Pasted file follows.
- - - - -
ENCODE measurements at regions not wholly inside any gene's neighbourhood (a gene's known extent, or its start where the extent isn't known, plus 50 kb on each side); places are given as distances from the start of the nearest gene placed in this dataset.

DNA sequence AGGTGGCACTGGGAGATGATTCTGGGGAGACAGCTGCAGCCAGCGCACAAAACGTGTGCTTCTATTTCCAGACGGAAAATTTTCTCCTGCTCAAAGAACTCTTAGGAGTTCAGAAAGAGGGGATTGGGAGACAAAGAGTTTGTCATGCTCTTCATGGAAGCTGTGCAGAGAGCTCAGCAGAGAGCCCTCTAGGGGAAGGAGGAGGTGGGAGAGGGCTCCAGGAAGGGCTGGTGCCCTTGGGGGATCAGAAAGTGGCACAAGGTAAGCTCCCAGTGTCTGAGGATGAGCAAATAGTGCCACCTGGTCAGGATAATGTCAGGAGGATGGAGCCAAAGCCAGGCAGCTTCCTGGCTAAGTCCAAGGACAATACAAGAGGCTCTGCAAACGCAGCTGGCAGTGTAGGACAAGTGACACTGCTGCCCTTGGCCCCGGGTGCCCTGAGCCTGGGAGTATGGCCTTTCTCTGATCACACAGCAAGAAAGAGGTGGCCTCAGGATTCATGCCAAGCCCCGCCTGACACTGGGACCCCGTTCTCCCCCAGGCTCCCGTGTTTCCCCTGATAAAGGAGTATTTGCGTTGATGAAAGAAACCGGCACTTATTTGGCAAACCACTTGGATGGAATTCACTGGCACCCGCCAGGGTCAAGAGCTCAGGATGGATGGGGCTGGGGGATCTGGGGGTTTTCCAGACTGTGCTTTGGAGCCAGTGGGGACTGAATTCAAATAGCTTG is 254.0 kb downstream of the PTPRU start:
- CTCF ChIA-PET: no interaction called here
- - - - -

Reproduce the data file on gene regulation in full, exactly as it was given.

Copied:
ENCODE measurements at regions not wholly inside any gene's neighbourhood (a gene's known extent, or its start where the extent isn't known, plus 50 kb on each side); places are given as distances from the start of the nearest gene placed in this dataset.

DNA sequence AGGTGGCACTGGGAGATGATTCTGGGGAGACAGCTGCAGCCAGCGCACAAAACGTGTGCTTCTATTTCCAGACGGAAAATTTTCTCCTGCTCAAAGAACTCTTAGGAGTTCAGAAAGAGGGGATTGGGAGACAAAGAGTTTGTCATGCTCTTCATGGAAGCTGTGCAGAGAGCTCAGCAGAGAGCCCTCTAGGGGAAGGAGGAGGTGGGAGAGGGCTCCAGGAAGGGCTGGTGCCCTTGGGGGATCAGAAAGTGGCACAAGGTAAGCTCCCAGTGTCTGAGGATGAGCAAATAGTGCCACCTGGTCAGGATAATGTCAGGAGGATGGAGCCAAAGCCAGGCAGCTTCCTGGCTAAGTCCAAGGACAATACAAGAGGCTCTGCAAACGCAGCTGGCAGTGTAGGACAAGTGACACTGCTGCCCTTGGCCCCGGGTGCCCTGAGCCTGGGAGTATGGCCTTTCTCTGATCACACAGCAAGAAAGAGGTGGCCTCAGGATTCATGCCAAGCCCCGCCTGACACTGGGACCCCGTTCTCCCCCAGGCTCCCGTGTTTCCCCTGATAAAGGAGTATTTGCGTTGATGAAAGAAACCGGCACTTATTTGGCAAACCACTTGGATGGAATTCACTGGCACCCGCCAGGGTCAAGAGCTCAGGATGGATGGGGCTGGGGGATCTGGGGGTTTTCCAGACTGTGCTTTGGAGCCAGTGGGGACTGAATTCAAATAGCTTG is 254.0 kb downstream of the PTPRU start:
- CTCF ChIA-PET: no interaction called here